COPD linked to heightened risk of lung cancer in people who have never smoked
COPD, short for chronic obstructive pulmonary disease, is linked to a heightened risk of lung cancer in people who have never smoked, indicates research published online in the journal Thorax.
The risk is on a par with that of smokers without chronic lung disease, the findings indicate.
COPD is an umbrella term for respiratory conditions that narrow the airways, such as bronchitis and emphysema. Smoking is the main risk factor for COPD, which itself is associated with a heightened risk of developing lung cancer.
But up to 39% of people who develop COPD have never smoked, and it's not clear what their risk of lung cancer is, because most of the studies looking at this have included too few participants.
To explore this further, the researchers drew on data from the National Health Insurance Service (NHIS) National Sample Cohort study, involving a representative sample of Korean citizens.
For the purposes of the current study, the researchers included 338,548 men (146,996) and women (191,552) between the ages of 40 and 84, with no history of lung cancer, who had had at least one health check provided by NHIS between 2002 and 2013.
Their health was tracked for an average of 7 years, based on inpatient and outpatient treatment and prescriptions issued.
During this monitoring period, 1834 participants developed lung cancer. In 290 cases, the person had COPD, but in 1544 cases, the person didn't.
Among current and former smokers, those without COPD were around twice as likely to develop lung cancer while those with COPD were 6 times as likely to do so, compared with people who had never smoked and didn't have COPD.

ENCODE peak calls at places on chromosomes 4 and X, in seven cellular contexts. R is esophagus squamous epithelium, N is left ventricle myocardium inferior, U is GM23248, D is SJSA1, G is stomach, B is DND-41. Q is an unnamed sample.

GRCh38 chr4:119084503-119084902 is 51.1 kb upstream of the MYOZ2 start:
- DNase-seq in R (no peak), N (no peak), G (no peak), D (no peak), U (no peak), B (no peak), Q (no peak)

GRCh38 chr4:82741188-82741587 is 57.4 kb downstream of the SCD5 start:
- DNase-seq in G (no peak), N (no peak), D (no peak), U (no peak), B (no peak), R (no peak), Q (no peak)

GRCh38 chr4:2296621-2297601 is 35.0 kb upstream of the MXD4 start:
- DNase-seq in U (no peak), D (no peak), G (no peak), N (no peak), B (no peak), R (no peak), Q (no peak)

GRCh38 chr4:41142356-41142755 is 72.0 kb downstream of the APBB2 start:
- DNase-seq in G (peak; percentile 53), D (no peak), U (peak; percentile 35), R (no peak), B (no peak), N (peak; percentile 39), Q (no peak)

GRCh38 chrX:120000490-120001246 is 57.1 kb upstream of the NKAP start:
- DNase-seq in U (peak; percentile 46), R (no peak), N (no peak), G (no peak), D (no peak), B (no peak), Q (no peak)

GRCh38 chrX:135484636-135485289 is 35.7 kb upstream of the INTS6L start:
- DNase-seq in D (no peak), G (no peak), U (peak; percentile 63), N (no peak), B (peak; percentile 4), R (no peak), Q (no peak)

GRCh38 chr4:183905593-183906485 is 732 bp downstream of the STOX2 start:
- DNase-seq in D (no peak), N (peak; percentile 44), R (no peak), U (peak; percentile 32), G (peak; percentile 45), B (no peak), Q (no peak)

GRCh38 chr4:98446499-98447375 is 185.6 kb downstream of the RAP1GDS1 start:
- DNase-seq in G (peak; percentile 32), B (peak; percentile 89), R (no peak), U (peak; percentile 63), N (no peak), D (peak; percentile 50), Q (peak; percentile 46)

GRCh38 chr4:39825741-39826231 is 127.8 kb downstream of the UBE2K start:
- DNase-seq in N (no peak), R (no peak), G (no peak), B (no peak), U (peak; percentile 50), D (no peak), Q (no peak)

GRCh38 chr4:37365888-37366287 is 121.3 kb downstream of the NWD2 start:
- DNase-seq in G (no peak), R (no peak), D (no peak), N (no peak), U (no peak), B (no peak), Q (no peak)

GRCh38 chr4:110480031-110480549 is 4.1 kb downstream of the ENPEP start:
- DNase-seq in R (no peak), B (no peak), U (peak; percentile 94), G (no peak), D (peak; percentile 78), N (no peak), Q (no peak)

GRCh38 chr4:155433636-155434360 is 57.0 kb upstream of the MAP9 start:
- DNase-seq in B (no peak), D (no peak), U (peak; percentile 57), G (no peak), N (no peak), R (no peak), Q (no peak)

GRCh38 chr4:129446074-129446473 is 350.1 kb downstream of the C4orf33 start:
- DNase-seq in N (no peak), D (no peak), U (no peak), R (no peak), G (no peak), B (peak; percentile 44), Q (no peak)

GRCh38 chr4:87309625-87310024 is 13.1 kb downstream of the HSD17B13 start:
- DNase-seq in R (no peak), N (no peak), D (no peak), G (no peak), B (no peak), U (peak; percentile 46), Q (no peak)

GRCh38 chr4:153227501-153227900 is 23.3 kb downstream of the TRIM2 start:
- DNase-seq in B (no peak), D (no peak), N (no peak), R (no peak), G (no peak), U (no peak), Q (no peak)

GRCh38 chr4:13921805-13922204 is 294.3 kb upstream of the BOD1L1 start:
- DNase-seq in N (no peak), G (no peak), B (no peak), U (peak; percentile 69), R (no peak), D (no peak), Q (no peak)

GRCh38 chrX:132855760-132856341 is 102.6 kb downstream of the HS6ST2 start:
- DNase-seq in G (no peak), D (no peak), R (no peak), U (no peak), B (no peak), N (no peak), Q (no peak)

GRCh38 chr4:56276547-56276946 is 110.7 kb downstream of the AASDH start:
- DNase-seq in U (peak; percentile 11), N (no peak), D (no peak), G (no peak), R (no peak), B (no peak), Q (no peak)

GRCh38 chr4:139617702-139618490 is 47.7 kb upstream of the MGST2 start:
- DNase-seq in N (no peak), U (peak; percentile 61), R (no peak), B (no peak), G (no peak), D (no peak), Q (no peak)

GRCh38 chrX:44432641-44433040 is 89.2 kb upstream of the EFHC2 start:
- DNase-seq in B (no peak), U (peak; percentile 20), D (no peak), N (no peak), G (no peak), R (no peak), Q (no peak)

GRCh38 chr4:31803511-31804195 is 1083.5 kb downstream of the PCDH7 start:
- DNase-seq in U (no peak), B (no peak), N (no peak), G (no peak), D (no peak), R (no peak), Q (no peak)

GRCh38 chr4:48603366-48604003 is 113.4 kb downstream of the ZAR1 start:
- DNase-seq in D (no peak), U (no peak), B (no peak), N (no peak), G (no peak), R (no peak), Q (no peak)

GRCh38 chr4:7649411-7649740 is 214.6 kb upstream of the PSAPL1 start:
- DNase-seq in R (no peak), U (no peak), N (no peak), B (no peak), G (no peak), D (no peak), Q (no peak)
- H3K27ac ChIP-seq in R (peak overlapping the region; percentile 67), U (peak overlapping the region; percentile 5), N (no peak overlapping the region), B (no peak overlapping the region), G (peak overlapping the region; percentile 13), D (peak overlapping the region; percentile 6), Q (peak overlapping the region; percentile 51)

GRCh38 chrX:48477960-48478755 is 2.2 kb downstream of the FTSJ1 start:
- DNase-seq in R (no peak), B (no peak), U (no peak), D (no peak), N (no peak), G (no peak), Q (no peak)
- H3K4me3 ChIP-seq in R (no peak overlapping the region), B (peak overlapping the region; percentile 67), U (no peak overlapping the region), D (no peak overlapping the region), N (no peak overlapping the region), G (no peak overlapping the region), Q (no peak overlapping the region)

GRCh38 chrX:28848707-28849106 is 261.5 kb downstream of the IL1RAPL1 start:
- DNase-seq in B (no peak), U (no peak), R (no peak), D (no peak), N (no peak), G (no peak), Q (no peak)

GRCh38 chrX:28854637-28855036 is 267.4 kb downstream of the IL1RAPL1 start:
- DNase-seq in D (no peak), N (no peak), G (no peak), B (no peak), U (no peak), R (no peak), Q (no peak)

But after taking account of potentially influential factors, among those who had never smoked, people with COPD were more than 2.5 times as likely to develop lung cancer as those without COPD, the data analysis showed.
What's more, the risk of lung cancer in those with COPD, but who had never smoked, was on a par with that of smokers without COPD, the findings indicate.
"Given that poor lung function in COPD is often a barrier to optimal lung cancer treatment due to increased risk of treatment related morbidities, our study suggests that early detection of lung cancer in COPD patients may reduce the risk of treatment complications," write the researchers.
They acknowledge that the severity of COPD wasn't assessed, nor were they able to glean information on environmental and occupational exposures, all of which may have influenced the development of lung cancer.
Nevertheless, they suggest their findings indicate that COPD is a strong independent risk factor for lung cancer.
"Future studies should evaluate whether COPD patients are candidates for lung cancer screening, irrespective of smoking status," they conclude.